"We have vast experience of flying at major sports events. We fly to Le Mans each year, and also fly many sports teams across Europe from football to rugby, and cycling to ice hockey. In the past we have also done the Dakar rally and Beijing rally, flying domestic in China."
The expedition from Holland to Beijing was in 2006, for a classic car rally transporting parts, vips and the camera teams covering the rally. They were 90 minute sectors each time, with the film crew covering the start and then flying to film the finish. "Very nice," says van Zundert, "and yes, lots of paperwork, stamps and overflights. In Russian and Chinese airspace it is not easy to arrange all these papers."
He reports that cycling teams tend to transport the bikes by road, while other teams such as football, basketball, volley ball and ice hockey take their kit on board.
As for slots: "With proper preparation time it is no problem. Ad-hoc and last minute? It is just a matter of finger crossing and smiling over the phone!"
Eastern Airways has one aircraft, a Saab 2000, dedicated to shuttle flying between Stansted and the Netherlands throughout the Olympics. "Other than this we have received some ad-hoc requests, but not as many as I had expected," says Andy Barlow.
"However it is clear that, as with Euro 2012, there will be some complications involved with flights to this event, including possible issues with layover parking and crew hotel availability at the London airports. I am keeping an open mind as to whether this event will generate much more in the way of business for us, as it's a bit early to tell."
Mike Russell, ceo of Oryx Jet, is similarly expectant: "We have had enquiries for both major events (Olympics and Euro 2012) but no confirmed bookings to our knowledge for either. I assume clients are awaiting any final ticket allocations. We do expect significant bookings.
"The majority of our business at the moment comes through brokers so I cannot tell you where the customers originate or who they are. Presently we do not have any problems with slots or parking and we do not envisage this being a major problem to us. As we started operating at the end of 2010 we have not flown into major sporting events but Biggin Hill, where we expect most of our traffic, is our home base and we work very closely with the airport."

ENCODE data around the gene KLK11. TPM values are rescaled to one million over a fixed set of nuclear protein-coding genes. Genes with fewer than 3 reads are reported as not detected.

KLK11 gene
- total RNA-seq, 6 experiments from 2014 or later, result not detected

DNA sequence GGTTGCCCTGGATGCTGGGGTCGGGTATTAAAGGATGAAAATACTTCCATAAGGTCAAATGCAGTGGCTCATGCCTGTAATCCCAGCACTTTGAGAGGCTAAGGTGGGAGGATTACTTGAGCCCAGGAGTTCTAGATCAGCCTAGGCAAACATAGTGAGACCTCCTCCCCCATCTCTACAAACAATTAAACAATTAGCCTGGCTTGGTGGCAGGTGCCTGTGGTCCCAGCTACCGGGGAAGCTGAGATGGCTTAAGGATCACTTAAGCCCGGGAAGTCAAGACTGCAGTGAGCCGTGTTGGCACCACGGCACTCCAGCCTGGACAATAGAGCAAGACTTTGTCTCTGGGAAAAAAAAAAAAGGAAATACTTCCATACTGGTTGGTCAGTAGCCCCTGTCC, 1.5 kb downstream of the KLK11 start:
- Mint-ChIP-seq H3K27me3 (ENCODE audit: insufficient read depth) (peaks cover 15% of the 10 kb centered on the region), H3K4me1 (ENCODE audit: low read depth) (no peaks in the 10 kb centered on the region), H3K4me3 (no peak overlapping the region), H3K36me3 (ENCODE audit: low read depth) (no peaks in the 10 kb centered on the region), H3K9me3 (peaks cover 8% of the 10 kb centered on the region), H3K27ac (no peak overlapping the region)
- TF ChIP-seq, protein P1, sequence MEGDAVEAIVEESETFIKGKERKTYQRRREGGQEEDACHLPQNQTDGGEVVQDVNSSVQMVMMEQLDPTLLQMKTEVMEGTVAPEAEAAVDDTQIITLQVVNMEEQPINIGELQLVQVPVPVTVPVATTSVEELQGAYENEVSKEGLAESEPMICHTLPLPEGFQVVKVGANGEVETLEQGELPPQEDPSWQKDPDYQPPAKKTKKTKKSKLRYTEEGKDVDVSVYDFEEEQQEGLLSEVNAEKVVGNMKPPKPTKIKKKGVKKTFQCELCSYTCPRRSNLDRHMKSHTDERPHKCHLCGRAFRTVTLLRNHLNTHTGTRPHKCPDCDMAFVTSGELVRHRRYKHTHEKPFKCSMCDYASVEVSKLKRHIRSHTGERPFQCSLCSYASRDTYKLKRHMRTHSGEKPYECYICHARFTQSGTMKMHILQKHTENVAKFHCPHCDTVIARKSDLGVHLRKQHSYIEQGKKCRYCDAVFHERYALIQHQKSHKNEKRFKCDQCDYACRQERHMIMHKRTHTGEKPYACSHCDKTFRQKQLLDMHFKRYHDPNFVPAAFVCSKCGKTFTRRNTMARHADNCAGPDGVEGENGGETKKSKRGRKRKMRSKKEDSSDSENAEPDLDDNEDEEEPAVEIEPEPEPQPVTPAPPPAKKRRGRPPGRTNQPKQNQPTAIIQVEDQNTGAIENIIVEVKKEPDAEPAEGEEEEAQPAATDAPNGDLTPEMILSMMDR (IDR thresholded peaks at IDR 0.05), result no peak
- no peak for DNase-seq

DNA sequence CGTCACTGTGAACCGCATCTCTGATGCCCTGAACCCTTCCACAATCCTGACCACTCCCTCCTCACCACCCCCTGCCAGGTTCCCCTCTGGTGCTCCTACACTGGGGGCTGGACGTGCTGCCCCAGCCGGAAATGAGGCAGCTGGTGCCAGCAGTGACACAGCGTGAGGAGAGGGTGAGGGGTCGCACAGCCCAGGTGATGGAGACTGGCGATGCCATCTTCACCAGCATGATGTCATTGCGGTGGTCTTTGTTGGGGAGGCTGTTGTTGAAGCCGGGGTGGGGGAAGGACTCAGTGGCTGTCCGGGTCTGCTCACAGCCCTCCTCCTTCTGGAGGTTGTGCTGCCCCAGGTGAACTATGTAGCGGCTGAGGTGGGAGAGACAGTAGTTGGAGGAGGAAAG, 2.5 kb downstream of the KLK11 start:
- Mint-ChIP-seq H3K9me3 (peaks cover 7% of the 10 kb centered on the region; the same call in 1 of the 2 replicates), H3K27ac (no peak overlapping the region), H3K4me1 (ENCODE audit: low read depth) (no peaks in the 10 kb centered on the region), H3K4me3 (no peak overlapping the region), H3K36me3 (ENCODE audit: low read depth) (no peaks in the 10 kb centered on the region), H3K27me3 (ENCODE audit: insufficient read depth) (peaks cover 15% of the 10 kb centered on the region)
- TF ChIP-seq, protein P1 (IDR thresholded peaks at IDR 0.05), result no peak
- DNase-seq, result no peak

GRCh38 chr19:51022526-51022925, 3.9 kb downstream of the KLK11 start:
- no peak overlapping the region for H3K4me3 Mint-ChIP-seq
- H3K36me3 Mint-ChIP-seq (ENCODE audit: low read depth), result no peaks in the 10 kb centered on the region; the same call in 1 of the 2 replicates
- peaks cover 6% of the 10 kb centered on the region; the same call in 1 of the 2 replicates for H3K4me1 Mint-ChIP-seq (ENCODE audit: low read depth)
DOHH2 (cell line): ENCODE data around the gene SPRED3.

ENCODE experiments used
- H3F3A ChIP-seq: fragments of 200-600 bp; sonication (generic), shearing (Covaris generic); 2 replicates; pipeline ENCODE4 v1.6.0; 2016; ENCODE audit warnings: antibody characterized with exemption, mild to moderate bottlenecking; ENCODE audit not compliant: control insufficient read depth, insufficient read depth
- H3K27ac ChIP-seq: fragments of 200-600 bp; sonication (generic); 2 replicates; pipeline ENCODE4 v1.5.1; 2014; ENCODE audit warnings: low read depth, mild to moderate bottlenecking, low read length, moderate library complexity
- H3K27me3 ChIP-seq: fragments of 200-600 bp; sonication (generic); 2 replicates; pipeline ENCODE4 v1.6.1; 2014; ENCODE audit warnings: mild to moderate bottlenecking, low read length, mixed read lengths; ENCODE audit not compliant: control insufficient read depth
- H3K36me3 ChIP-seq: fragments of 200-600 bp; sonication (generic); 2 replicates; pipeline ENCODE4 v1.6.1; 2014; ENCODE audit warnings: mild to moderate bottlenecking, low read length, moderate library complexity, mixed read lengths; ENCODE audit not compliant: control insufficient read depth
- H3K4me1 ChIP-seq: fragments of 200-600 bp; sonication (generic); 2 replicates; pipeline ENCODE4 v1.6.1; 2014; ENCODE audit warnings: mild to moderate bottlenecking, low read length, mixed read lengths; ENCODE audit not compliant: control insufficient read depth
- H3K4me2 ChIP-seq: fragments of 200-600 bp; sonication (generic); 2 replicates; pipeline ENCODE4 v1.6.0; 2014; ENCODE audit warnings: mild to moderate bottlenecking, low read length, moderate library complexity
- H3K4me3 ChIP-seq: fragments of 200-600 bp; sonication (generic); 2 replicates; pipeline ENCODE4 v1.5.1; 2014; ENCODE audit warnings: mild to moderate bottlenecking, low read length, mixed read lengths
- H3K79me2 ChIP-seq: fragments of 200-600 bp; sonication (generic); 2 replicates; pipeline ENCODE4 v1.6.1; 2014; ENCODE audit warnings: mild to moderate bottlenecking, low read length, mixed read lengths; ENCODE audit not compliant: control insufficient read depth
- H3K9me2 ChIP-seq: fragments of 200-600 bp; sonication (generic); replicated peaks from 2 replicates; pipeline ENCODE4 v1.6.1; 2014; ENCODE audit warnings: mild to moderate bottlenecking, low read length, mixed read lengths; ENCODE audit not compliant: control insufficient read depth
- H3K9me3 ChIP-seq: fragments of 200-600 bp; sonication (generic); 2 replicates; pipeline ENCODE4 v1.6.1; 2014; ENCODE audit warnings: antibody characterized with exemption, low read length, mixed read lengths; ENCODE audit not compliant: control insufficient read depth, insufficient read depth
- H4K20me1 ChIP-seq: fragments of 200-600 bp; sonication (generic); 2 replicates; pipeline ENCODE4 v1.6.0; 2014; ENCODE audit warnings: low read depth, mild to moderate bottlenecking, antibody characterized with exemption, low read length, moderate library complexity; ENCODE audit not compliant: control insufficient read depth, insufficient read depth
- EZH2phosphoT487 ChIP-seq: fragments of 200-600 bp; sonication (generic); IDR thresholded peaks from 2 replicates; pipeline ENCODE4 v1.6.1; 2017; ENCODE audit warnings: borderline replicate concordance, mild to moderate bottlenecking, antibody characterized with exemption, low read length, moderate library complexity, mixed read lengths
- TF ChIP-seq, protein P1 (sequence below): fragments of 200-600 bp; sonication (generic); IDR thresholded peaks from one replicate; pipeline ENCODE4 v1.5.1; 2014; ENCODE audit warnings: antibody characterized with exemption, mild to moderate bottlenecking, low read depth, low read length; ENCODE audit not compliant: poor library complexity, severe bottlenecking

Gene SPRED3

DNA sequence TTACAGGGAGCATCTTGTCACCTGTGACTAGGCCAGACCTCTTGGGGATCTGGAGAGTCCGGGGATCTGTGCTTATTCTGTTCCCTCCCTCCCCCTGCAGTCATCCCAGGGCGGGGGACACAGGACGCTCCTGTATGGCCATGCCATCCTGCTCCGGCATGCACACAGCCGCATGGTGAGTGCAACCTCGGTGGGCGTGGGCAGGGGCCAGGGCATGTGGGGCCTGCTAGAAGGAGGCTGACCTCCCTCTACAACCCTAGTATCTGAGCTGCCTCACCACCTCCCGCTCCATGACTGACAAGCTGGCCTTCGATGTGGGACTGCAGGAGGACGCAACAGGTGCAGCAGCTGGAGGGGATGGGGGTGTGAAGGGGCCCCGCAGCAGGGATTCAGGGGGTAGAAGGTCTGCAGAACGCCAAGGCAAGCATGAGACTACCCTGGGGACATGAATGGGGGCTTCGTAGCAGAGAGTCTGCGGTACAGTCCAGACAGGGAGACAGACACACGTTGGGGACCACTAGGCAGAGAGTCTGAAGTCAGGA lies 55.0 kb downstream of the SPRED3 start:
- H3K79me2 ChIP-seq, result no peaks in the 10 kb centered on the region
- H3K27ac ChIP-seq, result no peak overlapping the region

Simon Wheatley, manager UK of the major air charter broker Air Partner Private Jets says: "While we would encourage people to book their flights as early as possible if they plan to attend the Olympics, particularly in view of airport congestion and slot delay forecasts, many private jet users can't or don't want to do so.
"It is precisely the speed of response and flexibility afforded by private jet travel that attracts them to this mode of transport. So rather than tell the client what they should do differently this summer, at Air Partner we asked ourselves what we should do differently.
"With this in mind, a team from Air Partner Ops24, our specialist 24-hour flight planning service, has travelled the length and breadth of the UK to understand the issues raised by the unique operating environment during the Olympics from those in the know. They have been visiting airports, operators and handling agents all winter to discuss slot availability, turnaround times, aircraft parking, possible weather contingencies, diversion strategies – every possible private jet issue and scenario has been investigated. The result is a thoroughly researched database and directory of personal contacts which together represent an invaluable resource and a key advantage."
And when the airport slots have all gone?
Provincial airports around the UK will be hoping to pick up on overflow traffic at the height of the season. Nick Cavell, airport manager at Gamston, some 150 miles away from the Olympic village, thinks he might be able to offer an option for the all too late requests to bring aircraft to the UK. "It is no secret that the issues are not necessarily slots to get into the London fields but parking. This is where I feel we could be a solution to some operators," he says.
"We have a 1,683m runway and can take aircraft up to 25 tonnes in weight and a relatively short hop (about 20 minutes) gets you here from London. We have a one minute taxi time to/from the active runway.
"My thinking is that operators could position the passengers into London, re-position the aircraft to Gamston, shut down and park the aircraft and then if required, crew could be on a train from Retford station into London, journey time about one hour 40 minutes. My boss has his own security team that could be detailed to be at Gamston on a 24-hour basis and we also have full CCTV that is monitored continuously, by ex-Ghurkas, paras and commandos."
Diamond-Executive Aviation plays a role in Olympics security
Some business operators have already benefited from the Olympics long before the torch has been lit.
The RAF's Typhoon-equipped 17 Squadron has conducted activity associated with the intervention of light aircraft as part of the UK Government's wide ranging security initiatives around the 2012 Olympic Games. "Diamond-Executive Aviation provided Diamond DA42 Twin Star aircraft and crews to assist the RAF in developing a variety of intervention procedures," reports Peter Bondar ceo and CAA accountable manager.
"The trials conducted in Class G airspace to the south west of Birmingham were conducted during early March and involved the DA42s flying at a variety of levels to help assess the Typhoon's onboard systems. The trial was successfully completed and valuable data was acquired to assist the RAF in the planning for the security provisions," he adds.